targettom sent me the latest installment of “What will it take for Michelle Wie to change her swing, which is literally breaking her body down?”
Actually, the title to the GolfDigest online piece by Keely Levins is just as wordy: “Michelle Wie, battling neck pain, says she’s lucky she even played the first round of the U.S. Women’s Open”
It’s been about four months since I took a look at her latest swing iteration, and at the time, I remarked that she only had half a swing, due to the shortness of her back pivot:
I will only say one thing – it’s impressive that she was averaging 256 yards per drive, considering she only has half a swing.
I’m trying to not be negative here, but that’s the most positive thing I can say – she isn’t using any leg or hip on the back swing, and it’s a very short back swing, so it’s a half-swing, really…
Now, in this GolfDigest piece, we get the news that:
It has been evident since Tuesday at Trump National Bedminster that Michelle Wie has been dealing with neck and shoulder pain.
She has tape on her upper back and shoulder, she’s moving around stiffly, not turning her head much, swinging with an abbreviated finish.
She said she hasn’t hit a full shot since the KPMG Women’s PGA Championship two weeks ago, instead having Danielle Kang hit shots for her during their Wednesday practice round at the U.S. Women’s Open.
Doesn’t sound promising. In fact, reading this following paragraph, I actually winced:
As for a source of the issue, she describes it’s as a neck sprain. Wie explained it as sharp pain when she hits the golf ball.
She’s had to back off her shots so much that she’s about a club-and-a-half shorter than usual.
I’ve written enough about Michelle’s physical issues over the years, (here are a few that I’ve still got up on the blog), and to see a six-foot tall Amazon-physiqued young lady such as her, doing all of this damage to her body, simply to continue to swing with frozen hips and a planted heel on the back swing is simply depressing.
I’ve asked before, to what lengths will modern golf swing players go, and what damage to their bodies will they tolerate – all to swing in a way that is not mechanically-sound?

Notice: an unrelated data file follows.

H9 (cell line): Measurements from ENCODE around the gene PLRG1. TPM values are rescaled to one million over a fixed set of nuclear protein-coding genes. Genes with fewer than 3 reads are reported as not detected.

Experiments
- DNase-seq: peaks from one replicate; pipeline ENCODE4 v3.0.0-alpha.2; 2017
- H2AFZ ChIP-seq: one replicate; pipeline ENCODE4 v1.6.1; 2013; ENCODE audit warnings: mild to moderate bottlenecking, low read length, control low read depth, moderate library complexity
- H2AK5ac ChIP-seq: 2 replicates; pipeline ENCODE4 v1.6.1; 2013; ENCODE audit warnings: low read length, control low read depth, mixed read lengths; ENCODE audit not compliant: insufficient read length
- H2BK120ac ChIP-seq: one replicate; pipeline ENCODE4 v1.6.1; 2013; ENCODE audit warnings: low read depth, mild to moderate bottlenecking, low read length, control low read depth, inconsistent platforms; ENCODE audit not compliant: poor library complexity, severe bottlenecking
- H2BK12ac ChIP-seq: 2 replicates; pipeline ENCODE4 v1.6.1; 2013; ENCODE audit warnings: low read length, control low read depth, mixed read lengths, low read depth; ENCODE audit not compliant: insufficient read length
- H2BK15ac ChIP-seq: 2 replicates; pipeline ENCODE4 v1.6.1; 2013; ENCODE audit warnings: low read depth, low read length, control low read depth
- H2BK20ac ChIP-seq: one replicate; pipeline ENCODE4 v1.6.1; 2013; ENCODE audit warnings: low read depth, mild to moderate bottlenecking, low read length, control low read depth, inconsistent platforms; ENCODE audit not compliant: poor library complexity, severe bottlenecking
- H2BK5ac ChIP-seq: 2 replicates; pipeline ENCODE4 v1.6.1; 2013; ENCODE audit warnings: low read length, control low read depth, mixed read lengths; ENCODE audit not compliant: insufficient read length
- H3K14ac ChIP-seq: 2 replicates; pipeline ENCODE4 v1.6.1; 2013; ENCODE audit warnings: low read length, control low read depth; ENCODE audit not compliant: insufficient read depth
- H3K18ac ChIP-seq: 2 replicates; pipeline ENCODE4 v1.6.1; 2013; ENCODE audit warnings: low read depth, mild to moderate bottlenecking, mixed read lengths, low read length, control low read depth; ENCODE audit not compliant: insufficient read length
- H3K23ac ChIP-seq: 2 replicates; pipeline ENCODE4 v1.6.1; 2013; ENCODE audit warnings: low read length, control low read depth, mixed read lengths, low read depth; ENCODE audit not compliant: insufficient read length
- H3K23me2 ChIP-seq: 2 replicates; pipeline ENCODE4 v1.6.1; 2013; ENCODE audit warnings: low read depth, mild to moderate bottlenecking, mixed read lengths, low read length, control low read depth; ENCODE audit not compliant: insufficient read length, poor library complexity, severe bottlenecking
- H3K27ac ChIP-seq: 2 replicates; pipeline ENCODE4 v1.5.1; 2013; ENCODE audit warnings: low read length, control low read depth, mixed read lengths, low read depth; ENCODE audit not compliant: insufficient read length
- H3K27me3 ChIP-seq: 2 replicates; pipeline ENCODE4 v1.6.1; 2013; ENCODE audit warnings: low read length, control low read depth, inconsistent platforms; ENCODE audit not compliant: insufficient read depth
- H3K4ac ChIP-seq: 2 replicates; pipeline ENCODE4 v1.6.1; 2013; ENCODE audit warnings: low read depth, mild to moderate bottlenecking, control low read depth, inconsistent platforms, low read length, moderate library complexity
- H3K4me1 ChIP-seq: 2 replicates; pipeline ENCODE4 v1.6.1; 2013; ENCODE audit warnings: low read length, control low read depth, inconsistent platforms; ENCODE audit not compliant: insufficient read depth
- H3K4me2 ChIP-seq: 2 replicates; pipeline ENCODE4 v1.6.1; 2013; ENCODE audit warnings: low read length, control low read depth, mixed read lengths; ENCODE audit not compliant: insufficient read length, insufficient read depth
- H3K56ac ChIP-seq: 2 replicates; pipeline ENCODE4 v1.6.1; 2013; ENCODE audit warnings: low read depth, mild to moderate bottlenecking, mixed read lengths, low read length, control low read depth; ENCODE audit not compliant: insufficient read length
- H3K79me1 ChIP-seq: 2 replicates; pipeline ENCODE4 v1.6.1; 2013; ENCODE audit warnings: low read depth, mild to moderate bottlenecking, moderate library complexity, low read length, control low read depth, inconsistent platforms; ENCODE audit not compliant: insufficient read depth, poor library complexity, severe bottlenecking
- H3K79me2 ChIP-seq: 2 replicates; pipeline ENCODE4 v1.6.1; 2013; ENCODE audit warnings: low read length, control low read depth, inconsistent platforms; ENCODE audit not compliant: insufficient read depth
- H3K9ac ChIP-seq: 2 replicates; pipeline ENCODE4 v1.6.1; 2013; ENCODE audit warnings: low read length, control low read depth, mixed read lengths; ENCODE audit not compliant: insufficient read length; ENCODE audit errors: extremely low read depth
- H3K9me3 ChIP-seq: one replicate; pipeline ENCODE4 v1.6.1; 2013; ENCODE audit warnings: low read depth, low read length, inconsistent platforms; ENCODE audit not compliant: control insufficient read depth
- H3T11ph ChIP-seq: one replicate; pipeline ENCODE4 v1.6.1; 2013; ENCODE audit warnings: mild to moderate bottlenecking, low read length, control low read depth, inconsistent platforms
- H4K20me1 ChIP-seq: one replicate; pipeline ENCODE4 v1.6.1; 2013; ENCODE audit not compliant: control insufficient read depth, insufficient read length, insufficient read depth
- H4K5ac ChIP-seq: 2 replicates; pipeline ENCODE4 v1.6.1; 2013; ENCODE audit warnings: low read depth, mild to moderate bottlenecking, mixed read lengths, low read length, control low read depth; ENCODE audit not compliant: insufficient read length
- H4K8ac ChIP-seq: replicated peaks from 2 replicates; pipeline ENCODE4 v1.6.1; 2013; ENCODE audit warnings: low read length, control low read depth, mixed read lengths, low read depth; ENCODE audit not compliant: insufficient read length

What is the obsession with freezing the lower half of the body on the back swing?
I don’t get it.
And so, Michelle’s journey to medical retirement continues apace.
And the last paragraph:
“I felt so lucky to tee it up today. I honestly did not think I was going to get to play. I’m just so happy to be out here.”
I’ll just add, “For now…”
Did I really end this original posting, “For now?”
Yes, I did, but as I predicted, Michelle Wie has withdrawn from the U.S. Women’s Open with a neck injury.
If you’ve ever even tweaked a neck or back muscle (which, depending on the muscles, manifests as searing pain in the neck), you’ll know how hard it is to do anything in that state.
From Keely Levins again for GolfDigest online:
Wie said the pain began during the final round of the KPMG Women’s PGA Championship two weeks ago, and that she hasn’t hit a full shot since that round…
“It’s a miracle that I even played,” Wie said after her first round on Thursday.
Her coach David Leadbetter echoed the sentiment.
“She didn’t want to make a big deal out of this leading into the tournament,” Leadbetter told Golf World. “She didn’t want attention brought to it. But I’d estimate she’s at about 50 percent. Most people wouldn’t even try to play if they were in her condition.”
Most people wouldn’t even try to play, Coach Leadbetter, because the first and foremost rule of athletic competition is that you don’t play hurt. It is a very foolish and risky thing to begin a competition already injured.
Many athletes are very competitive, and will try to finish a competition after an injury – but to actually begin a competition knowing you have an existing injury is – not advisable.
Might I suggest a swing overhaul?
And that’s all I have to say about it.